Today, I urge you not to be an assumer consumer. It is a phrase that I thought of last night and I would define as “one who buys without prior research”. Let me paint the picture as it relates to grocery shopping.
You are at Hy-Vee picking up supplies for your daughter’s birthday party. You tell her she can pick whatever type of juice box she wants to share with her friends. She decides, and as you pull the 10-pack of fruit punch off the shelf, you see a label. It says “made with no high fructose corn syrup”. You shrug and throw it in the cart. That’s fine. The real kicker is your decision the next time you buy juice boxes. Did you take a few minutes on the internet to find out if research shows high fructose corn syrup is really bad for you (read more here) …..or did you just assume, and now you feel as though you ought to buy the alternative.
The same holds true for the label on milk that reads something like “Our farmers pledge: No rBGH”. First, it is a pledge because there is no way they can actually test the milk, as all milk contains growth hormone (whether from a human, cow, goat, etc). A glass of milk is a glass of milk. Did you know that the Food and Drug Administration, the World Health Organization, American Medical Associaiton, American Diabetic Association, and the National Institute of Health all have independently stated that it is safe to drink milk regardless of the label? A glass of milk is a glass of milk. Please do your research and make an informed decision.
Now, on to the organic market. I need to pull myself in and not write 10,000 words and forget to make supper. I’ll sum it up with this: We don’t buy organic. I urge you to discover for yourself the equivalent nutritional value of conventional vs. organic. I urge you to learn what the USDA allows and disallows under the label “organic”.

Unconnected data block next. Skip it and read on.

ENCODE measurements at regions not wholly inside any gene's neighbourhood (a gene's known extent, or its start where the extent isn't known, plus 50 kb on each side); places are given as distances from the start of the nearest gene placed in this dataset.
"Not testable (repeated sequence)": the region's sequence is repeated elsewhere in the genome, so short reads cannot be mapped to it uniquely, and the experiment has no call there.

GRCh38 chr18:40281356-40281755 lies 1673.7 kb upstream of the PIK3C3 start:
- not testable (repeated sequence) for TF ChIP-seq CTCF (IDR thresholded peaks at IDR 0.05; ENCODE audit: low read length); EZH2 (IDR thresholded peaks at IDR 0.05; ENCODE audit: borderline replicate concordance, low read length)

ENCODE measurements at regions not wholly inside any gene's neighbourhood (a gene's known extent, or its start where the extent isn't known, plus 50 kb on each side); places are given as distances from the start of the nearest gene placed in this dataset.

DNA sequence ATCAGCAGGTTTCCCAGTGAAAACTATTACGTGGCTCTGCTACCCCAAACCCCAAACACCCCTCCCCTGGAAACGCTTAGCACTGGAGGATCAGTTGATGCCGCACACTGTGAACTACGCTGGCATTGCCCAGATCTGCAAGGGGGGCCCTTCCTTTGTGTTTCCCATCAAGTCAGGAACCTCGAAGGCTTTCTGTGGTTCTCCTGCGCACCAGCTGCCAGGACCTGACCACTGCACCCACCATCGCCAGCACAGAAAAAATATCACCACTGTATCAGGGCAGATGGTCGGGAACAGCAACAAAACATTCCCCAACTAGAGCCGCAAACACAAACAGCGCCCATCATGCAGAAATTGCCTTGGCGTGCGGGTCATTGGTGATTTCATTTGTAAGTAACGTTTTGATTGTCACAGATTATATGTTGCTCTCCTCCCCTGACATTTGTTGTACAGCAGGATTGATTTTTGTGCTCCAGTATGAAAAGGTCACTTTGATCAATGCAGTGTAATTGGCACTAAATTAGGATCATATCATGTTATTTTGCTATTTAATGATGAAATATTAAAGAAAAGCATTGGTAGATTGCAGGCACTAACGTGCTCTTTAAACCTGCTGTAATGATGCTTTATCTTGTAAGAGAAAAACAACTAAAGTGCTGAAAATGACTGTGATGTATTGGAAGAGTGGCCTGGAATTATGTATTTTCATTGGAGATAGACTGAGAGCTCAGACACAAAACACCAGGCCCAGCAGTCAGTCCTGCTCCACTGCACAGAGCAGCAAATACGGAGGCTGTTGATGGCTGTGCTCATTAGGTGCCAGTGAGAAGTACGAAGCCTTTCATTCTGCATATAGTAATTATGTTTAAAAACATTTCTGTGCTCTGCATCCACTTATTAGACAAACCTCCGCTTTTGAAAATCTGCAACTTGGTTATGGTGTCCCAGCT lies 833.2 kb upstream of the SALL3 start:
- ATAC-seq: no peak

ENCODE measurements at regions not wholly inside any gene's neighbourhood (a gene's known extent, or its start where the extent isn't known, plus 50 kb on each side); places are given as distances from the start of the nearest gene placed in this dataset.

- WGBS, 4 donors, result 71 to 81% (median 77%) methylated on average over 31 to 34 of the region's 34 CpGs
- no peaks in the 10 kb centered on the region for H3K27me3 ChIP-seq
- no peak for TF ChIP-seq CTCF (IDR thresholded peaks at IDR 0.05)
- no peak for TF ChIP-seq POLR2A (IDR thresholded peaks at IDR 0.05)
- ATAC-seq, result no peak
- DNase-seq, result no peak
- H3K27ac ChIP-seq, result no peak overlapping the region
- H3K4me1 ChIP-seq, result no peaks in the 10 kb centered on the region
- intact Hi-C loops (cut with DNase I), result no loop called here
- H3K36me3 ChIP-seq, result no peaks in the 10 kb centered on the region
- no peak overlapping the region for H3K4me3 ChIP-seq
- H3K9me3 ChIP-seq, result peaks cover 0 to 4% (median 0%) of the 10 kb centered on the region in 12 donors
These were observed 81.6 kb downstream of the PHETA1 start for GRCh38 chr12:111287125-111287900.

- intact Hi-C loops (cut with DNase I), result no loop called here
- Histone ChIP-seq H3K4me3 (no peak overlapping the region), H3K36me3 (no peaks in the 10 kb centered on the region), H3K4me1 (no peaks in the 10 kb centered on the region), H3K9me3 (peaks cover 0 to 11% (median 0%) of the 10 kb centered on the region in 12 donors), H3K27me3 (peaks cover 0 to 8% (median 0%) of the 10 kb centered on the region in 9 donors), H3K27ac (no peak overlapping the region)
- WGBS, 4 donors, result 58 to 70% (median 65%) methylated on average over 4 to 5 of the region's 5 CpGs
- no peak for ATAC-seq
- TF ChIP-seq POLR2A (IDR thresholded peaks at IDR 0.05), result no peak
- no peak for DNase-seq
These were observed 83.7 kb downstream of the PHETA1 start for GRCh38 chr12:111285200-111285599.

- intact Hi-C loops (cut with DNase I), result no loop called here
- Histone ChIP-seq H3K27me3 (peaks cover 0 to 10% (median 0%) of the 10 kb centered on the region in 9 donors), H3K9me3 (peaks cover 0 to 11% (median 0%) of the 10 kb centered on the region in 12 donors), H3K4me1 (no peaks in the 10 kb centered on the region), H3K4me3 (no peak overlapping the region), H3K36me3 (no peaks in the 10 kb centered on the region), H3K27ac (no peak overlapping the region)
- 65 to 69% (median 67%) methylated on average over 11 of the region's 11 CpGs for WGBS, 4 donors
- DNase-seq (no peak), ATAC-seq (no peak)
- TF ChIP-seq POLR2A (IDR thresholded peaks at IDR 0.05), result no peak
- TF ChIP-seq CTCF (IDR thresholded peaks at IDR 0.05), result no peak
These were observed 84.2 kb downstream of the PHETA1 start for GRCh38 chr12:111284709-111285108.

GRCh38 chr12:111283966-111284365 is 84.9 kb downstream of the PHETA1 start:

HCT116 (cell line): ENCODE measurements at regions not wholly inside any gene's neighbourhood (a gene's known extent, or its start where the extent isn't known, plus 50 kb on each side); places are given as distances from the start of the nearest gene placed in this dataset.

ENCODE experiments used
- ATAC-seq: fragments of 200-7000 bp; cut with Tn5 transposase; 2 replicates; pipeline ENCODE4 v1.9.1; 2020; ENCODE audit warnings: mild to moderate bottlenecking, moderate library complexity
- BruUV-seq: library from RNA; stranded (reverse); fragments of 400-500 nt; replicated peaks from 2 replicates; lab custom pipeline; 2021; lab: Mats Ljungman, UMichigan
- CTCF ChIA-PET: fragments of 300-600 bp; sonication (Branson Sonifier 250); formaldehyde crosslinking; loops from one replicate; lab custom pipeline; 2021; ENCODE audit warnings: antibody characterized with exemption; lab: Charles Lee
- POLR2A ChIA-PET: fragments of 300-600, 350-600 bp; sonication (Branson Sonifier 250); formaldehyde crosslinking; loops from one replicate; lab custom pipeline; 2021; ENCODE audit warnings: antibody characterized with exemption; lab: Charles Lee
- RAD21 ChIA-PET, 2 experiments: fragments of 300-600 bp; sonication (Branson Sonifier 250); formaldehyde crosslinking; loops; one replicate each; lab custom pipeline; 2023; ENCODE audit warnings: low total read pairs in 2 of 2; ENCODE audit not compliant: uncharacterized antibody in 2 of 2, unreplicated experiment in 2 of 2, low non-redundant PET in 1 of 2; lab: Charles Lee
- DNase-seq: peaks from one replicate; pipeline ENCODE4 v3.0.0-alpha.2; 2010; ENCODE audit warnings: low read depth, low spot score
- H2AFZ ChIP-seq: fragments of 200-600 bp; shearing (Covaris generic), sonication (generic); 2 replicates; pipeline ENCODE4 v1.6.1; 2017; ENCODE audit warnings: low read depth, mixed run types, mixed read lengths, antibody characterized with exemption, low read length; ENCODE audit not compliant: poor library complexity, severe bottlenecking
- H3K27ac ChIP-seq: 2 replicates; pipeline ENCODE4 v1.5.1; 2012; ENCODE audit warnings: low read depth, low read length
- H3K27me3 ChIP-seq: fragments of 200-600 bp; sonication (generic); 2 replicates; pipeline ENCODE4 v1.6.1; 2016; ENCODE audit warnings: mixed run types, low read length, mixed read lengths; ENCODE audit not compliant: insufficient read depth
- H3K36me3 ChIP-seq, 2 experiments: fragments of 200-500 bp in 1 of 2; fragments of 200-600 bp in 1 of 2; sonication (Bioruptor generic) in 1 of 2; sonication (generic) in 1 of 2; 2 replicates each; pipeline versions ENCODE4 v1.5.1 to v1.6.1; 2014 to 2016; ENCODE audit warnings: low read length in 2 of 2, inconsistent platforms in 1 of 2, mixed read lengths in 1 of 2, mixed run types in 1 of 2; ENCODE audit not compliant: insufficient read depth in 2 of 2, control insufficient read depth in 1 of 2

Have you ever thought of it from the conventional farmer’s perspective? We’re trying to feed a growing world here. Organic farming is far less efficient, and every acre that is taken out of conventional production to provide food for the rich, is certainly not helping us to solve world hunger problems.
Lastly, no matter your decision to buy organic or not, I can personally assure you that all farmers care about their land. Seeing to the proper care of our land is vital to our livelihood. We plan to someday pass these acres to our children, and dream that our grandchildren will also have the opportunity we have had. We love it out here!
So, folks, add it to your to-do list: “Research what I am confused about concerning food”. Google! A great way, especially if you live in a rural community, is to ask a farmer about what they do on their farm. Also, check to see if your county is one of the many that celebrates a “Breakfast on the Farm” in the next few months. Move from being an ‘assuming consumer’ to an informed one. Thanks for reading!
P.S. This is easily my most controversial blog material yet. Please feel free to comment.